Climate Change

U.S. greenhouse emissions fell in 2012

The latest U.S. greenhouse gas inventory shows domestic carbon emissions fell in 2012 to the lowest levels since 1994, driven by reduced energy consumption and increased use of natural gas for electricity generation.

The Environmental Protection Agency, which runs the inventory, said Tuesday that energy efficiency and a relatively warm winter also contributed to the drop of 3.4 percent in U.S. emissions compared to 2011.

Cost of fighting warming 'modest,' says UN panel

BERLIN (AP) — The cost of keeping global warming in check is "relatively modest," but only if the world acts quickly to reverse the buildup of heat-trapping gases in the atmosphere, the head of the U.N.'s expert panel on climate change said Sunday.

Such gases, mainly CO2 from the burning of fossil fuels, rose on average by 2.2 percent a year in 2000-2010, driven by the use of coal in the power sector, officials said as they launched the Intergovernmental Panel of Climate Change's report on measures to fight global warming.

Without additional measures to contain emissions, global temperatures will rise about 3 degrees to 4 degrees Celsius (5 degrees to 7 degrees Fahrenheit) by 2100 compared to current levels, the panel said.

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Associated Press

Climate change action advocates see urgency in UN report

Groups seeking action to address climate change reacted Sunday to the latest report by the United Nations Intergovernmental Panel on Climate Change with a call for global leaders to reverse growing carbon emissions.

The report, released in Berlin, is the third of four that will make up the IPCC's Fifth Assessment Report, which is to set the stage for international talks next year on a global climate treaty.  The report found greenhouse gas emissions accelerated from 2000-2010, growing more than in any of the previous three decades.

UN panel shows who's responsible for CO2 emissions

BERLIN (AP) — The U.N.'s expert panel on climate change is preparing a new report this weekend outlining the cuts in greenhouse gases, mainly CO2 from the burning of fossil fuels, required in coming decades to keep global warming in check.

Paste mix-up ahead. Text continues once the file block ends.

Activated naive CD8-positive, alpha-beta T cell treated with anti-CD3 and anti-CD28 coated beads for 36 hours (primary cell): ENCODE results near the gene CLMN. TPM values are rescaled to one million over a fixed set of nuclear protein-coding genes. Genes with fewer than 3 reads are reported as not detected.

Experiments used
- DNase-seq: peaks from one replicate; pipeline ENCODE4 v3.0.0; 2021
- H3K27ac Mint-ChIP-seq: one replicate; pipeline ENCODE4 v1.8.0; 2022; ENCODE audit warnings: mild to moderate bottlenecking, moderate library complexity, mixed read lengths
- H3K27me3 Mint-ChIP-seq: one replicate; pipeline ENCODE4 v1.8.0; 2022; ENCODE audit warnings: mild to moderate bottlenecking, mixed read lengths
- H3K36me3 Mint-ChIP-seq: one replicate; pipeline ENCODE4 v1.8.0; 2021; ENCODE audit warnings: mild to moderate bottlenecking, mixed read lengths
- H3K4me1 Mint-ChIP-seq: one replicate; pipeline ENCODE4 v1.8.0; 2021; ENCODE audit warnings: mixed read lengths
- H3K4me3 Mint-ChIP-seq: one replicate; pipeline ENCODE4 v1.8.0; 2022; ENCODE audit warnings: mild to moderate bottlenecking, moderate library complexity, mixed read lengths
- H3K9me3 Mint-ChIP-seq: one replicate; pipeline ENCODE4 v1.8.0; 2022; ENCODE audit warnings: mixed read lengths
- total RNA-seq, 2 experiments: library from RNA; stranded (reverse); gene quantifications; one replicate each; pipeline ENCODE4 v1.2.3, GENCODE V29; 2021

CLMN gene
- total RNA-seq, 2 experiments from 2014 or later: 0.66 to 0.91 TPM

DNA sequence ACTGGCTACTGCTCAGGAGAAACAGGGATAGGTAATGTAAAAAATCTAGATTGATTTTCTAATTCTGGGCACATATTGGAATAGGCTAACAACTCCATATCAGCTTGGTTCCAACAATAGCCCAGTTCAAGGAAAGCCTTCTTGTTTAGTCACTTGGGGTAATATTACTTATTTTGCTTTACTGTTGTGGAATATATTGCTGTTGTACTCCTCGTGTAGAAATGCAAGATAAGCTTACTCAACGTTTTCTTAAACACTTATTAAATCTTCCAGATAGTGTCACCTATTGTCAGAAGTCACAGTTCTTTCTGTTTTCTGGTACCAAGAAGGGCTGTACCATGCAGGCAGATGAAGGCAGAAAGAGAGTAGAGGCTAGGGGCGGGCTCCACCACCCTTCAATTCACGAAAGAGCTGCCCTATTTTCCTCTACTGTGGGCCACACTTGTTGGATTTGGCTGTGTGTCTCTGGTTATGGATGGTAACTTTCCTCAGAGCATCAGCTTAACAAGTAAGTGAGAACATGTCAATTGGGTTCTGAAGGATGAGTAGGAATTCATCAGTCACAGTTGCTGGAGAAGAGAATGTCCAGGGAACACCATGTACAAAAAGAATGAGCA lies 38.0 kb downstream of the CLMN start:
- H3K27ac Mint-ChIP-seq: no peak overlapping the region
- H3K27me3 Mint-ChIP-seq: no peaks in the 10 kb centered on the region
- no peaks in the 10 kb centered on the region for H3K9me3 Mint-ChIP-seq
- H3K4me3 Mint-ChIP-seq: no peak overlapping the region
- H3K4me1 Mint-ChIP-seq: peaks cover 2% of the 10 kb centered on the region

Since it's a scientific body, the Intergovernmental Panel on Climate Change won't tell governments how to divide those emissions cuts — a crunch issue in negotiations on a new climate pact that's supposed to be adopted next year.

However, in leaked draft of the report obtained by The Associated Press, the IPCC shows with graphs and tables which countries are responsible for the greatest share of emissions, using a range of different accounting methods. These are some of the key facts on emissions:

Artificial cooling tricky topic for climate panel

BERLIN (AP) — It's Plan B in the fight against climate change: cooling the planet by sucking heat-trapping CO2 from the air or reflecting sunlight back into space.

Called geoengineering, it's considered mad science by opponents. Supporters say it would be foolish to ignore it, since plan A — slashing carbon emissions from fossil fuels — is moving so slowly.

The U.N.'s expert panel on climate change is under pressure from both sides this week as it considers whether geoengineering should be part of the tool-kit that governments use to keep global warming in check.

Russia, in particular, has been pushing the panel to place more emphasis on such techniques in a key document for policymakers being finalized in Berlin this week.

3rd part of UN climate study to warn of rising transportation emissions

Source: 
Bloomberg

Greenhouse gas emissions from transportation will see the biggest increases in the coming decades, according to the third part of the study from the U.N.'s Intergovernmental Panel on Climate Change, which is due to be released April 13, Bloomberg reports.

UN climate panel chairs call for 'enlightenment'

BERLIN (AP) — The head of the United Nations scientific panel on climate change has urged governments to "exercise a high level of enlightenment" in order to bridge their differences over how to stave off the worst global warming scenarios.

Intergovernmental Panel on Climate Change chairman Rajendra Pachauri told governments and scientists on Monday that their task at the week-long meeting in Berlin is to agree on a "robust, policy-relevant and informative document" in order to keep global temperature increases below 2 degrees Celsius (3.6 F) by the end of the century.

IPCC report suggests bioenergy to pull back greenhouse gases

Source: 
E&E

The recent report from the U.N.'s Intergovernmental Panel on Climate Change suggests using BECCS -- bioenergy with carbon capture and sequestration -- to deal with excess greenhouse gases, although it acknowledges the technology hasn't been commercially tested, E&E reports.

Jewell, Fleming spar over climate change at hearing

Source: 
National Journal

Interior Secretary Sally Jewell assured Rep. John Fleming, R-La., at a House hearing on Thursday that she has no requirement that department employees agree with her view that climate change is taking place, National Journal reports.

Figueres to industry: Leave fossil fuels and look to clean energy

Source: 
Bloomberg

U.N. climate chief Christiana Figueres was telling oil and gas industry figures at a London conference that they should leave most of their fossil fuel reserves alone and instead accelerate moves to clean energy, Bloomberg reports.

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